Discharge and beyond. A longitudinal study comparing stress and coping in parents of preterm infants
This study compared patterns in the stress, coping and parenting efficacy of mothers and fathers of low risk preterm infants. 25 couples completed a survey about their perceptions of their stress, coping, social support and parenting efficacy just prior to their infant's discharge from hospital and again three months later. For both mothers and fathers negative stress appraisals decreased and controllability appraisals increased in the three months following discharge. There were also changes in their coping strategies and social support. Psychological distress was higher among mothers than fathers but mothers tended to appraise the situation more optimistically, than fathers. Parenting efficacy also increased for mothers in the three months following discharge but was unchanged for fathers. These findings help us to understand parents' specific responses to stress and to plan discharge and community follow-up care in order to support families as they adjust to life subsequent to this stressful event.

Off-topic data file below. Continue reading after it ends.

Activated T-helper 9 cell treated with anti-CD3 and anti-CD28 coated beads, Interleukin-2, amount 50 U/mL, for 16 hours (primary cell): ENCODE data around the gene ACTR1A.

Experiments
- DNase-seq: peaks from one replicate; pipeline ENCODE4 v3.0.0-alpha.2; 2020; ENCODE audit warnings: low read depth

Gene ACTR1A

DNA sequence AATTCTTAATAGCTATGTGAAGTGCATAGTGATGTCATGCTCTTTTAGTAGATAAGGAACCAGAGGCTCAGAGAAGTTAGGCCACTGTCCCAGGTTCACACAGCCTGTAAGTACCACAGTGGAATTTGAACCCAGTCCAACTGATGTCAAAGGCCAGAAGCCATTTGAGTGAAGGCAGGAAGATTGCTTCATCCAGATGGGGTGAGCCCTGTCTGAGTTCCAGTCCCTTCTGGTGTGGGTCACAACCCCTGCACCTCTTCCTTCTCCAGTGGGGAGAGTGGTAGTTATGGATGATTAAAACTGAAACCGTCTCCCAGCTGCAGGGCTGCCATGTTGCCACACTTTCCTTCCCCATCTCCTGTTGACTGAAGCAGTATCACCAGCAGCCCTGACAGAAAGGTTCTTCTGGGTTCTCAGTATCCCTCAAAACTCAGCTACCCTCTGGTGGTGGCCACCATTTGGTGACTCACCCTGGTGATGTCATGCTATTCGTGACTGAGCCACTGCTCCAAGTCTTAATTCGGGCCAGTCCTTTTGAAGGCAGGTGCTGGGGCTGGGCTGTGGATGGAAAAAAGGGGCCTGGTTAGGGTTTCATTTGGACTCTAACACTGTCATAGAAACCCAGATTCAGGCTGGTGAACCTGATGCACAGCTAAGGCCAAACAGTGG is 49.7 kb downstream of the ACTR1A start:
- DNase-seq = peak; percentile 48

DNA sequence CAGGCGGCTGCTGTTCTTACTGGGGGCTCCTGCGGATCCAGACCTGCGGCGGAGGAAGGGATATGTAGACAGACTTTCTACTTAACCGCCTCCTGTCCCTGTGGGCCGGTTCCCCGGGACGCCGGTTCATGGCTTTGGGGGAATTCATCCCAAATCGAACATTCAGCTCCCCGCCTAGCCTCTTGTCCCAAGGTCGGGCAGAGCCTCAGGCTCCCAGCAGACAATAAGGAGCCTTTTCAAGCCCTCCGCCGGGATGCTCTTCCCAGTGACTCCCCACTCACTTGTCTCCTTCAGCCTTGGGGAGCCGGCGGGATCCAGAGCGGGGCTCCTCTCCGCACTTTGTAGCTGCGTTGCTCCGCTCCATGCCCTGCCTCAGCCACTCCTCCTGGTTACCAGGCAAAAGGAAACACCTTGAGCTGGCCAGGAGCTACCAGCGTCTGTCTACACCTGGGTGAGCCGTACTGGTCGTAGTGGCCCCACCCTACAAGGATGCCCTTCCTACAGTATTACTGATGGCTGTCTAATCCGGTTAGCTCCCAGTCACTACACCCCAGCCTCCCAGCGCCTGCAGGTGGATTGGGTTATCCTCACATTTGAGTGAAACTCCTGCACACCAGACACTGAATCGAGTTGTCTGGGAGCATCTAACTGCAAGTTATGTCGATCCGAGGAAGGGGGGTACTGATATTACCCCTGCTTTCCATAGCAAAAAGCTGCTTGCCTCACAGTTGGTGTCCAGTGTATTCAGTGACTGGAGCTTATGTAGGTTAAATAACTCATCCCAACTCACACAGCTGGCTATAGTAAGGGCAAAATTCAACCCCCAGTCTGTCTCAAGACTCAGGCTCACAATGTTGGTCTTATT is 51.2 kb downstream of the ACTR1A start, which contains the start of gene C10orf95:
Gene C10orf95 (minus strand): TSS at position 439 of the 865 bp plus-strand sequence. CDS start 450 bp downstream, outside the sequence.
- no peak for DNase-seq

Journal of Neonatal Nursing
Health, Clinical and Counselling Psychology